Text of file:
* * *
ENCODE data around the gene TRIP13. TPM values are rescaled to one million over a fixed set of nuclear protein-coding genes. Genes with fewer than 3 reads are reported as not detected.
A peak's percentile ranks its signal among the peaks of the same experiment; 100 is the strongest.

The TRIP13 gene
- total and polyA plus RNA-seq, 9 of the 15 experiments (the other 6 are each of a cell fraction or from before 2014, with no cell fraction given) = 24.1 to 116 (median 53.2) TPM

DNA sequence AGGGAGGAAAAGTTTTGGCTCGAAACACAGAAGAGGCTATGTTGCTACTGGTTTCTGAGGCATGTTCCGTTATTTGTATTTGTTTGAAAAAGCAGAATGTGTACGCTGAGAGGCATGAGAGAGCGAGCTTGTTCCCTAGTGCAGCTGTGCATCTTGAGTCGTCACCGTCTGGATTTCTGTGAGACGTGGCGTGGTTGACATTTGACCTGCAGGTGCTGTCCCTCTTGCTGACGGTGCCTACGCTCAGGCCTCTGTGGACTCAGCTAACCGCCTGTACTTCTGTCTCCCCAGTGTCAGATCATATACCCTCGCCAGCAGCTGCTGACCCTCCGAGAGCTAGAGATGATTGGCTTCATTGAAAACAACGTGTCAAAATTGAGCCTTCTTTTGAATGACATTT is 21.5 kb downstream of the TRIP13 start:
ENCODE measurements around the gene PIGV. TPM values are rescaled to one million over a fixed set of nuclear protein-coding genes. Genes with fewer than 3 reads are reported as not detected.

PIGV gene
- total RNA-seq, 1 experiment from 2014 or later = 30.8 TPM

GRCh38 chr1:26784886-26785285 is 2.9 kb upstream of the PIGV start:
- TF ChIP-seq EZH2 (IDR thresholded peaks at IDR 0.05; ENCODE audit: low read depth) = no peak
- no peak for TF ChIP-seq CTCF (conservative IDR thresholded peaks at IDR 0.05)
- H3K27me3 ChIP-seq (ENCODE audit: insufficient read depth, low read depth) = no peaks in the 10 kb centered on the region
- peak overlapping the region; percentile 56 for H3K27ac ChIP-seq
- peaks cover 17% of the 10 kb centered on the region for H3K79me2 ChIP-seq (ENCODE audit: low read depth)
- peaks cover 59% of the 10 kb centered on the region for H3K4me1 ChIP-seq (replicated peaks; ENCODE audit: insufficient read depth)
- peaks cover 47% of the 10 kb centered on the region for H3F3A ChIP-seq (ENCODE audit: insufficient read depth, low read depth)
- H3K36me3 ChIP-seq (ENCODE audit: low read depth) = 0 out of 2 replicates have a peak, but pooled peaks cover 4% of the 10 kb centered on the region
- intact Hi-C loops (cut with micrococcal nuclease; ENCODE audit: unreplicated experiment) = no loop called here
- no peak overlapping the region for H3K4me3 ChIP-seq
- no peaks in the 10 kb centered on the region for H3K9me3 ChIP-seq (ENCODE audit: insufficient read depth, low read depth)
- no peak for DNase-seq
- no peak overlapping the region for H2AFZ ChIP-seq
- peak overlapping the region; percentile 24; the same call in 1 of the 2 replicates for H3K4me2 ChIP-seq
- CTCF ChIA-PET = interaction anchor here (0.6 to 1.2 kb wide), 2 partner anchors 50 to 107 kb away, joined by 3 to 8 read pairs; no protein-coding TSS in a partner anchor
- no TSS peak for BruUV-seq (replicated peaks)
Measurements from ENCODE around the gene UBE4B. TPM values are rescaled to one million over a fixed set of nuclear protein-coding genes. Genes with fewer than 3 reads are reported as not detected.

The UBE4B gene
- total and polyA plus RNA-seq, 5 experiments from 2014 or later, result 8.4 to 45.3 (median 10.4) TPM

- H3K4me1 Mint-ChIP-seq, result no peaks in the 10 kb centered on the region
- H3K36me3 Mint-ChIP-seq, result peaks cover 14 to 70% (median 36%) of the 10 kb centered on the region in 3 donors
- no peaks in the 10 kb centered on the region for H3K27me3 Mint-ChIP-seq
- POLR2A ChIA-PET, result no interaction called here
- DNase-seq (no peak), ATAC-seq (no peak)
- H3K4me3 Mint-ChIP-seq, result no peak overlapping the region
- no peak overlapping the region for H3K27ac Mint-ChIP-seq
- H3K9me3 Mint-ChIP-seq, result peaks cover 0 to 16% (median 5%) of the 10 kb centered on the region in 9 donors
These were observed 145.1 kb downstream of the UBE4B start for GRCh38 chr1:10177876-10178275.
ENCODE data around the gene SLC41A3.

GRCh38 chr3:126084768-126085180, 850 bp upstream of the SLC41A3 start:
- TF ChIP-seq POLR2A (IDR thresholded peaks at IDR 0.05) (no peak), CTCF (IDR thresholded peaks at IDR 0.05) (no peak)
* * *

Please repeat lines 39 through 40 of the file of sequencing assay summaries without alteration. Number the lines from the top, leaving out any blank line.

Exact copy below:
GRCh38 chr3:126084768-126085180, 850 bp upstream of the SLC41A3 start:
- TF ChIP-seq POLR2A (IDR thresholded peaks at IDR 0.05) (no peak), CTCF (IDR thresholded peaks at IDR 0.05) (no peak)